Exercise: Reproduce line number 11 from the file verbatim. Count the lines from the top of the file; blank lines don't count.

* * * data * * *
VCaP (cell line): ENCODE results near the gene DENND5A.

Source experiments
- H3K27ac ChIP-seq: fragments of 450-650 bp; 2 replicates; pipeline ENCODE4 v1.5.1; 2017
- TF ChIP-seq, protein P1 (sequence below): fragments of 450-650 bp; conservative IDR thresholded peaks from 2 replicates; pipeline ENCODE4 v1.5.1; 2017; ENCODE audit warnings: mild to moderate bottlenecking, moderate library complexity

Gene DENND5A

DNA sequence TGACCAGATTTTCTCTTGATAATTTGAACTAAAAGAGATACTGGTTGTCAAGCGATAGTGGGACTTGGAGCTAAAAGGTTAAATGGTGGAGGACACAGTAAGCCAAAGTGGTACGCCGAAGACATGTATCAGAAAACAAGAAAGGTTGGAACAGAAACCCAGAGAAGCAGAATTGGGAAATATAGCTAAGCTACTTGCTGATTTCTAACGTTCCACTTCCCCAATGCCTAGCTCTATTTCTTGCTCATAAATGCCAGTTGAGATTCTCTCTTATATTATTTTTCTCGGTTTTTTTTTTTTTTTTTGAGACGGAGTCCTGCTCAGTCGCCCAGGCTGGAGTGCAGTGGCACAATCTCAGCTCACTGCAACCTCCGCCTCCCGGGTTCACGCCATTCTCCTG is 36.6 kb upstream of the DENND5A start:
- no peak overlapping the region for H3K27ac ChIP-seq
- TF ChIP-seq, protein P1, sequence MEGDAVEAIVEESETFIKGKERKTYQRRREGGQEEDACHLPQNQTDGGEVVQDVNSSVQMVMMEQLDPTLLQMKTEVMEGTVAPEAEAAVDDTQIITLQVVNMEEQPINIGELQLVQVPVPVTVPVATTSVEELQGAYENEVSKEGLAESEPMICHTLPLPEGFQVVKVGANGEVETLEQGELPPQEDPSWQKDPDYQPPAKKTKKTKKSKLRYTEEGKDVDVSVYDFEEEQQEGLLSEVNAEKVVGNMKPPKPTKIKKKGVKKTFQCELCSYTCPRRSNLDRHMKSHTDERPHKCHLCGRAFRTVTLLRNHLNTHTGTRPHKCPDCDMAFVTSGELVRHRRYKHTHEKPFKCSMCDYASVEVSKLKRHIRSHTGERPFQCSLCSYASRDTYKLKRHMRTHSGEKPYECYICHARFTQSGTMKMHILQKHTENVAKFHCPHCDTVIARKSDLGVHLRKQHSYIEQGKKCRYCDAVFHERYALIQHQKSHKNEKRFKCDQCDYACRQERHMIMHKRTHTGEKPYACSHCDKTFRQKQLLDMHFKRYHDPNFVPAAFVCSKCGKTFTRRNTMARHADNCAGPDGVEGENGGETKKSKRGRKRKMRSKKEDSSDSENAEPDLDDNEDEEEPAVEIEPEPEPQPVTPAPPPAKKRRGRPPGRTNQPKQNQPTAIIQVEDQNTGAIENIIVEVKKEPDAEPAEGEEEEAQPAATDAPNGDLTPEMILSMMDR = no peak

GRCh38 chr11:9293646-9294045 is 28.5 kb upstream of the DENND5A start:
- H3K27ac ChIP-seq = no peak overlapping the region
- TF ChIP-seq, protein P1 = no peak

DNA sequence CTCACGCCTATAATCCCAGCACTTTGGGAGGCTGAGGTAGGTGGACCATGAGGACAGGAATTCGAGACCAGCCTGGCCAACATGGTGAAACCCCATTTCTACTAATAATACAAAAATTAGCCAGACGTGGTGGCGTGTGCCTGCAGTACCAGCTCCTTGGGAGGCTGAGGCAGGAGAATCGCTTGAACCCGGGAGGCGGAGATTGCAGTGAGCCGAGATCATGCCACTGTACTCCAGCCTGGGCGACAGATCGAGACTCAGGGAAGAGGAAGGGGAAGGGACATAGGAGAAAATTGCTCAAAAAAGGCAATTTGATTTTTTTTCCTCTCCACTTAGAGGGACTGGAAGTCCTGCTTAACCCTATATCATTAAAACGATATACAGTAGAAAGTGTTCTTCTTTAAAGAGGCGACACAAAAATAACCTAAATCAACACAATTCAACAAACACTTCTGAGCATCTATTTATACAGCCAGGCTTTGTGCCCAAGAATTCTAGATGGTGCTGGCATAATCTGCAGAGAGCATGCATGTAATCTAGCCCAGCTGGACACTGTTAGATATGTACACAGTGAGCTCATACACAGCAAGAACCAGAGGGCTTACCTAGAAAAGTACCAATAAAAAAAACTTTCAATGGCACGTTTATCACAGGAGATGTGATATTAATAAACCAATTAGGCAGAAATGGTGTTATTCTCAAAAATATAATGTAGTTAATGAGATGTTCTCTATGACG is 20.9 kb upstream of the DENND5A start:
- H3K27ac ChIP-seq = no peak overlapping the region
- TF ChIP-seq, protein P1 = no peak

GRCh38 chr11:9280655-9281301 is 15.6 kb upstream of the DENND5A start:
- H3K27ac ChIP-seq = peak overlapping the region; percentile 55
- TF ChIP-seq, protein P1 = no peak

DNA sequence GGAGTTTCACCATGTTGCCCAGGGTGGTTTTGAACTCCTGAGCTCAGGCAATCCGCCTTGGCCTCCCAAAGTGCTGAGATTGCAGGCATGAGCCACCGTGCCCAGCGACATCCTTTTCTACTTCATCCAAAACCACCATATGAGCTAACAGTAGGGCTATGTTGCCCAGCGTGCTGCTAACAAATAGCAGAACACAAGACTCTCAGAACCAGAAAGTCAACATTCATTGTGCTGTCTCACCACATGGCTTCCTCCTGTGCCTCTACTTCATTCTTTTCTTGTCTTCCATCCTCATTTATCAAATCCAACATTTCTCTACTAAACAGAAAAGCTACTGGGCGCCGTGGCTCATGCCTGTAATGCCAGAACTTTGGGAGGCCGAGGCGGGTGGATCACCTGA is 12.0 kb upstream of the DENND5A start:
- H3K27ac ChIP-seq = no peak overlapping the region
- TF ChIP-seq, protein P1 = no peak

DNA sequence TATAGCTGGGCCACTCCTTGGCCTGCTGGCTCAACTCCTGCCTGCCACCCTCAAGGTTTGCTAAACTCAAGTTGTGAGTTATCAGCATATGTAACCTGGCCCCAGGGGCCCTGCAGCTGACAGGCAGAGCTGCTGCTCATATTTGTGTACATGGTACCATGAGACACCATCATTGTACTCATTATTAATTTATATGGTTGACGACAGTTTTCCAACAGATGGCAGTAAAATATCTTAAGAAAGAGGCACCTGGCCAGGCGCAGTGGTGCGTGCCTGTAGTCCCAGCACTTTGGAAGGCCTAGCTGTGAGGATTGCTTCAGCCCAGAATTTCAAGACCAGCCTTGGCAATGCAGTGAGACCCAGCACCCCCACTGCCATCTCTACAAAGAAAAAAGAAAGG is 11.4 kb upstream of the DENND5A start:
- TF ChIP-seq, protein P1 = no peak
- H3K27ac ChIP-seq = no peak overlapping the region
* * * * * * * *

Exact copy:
- TF ChIP-seq, protein P1 = no peak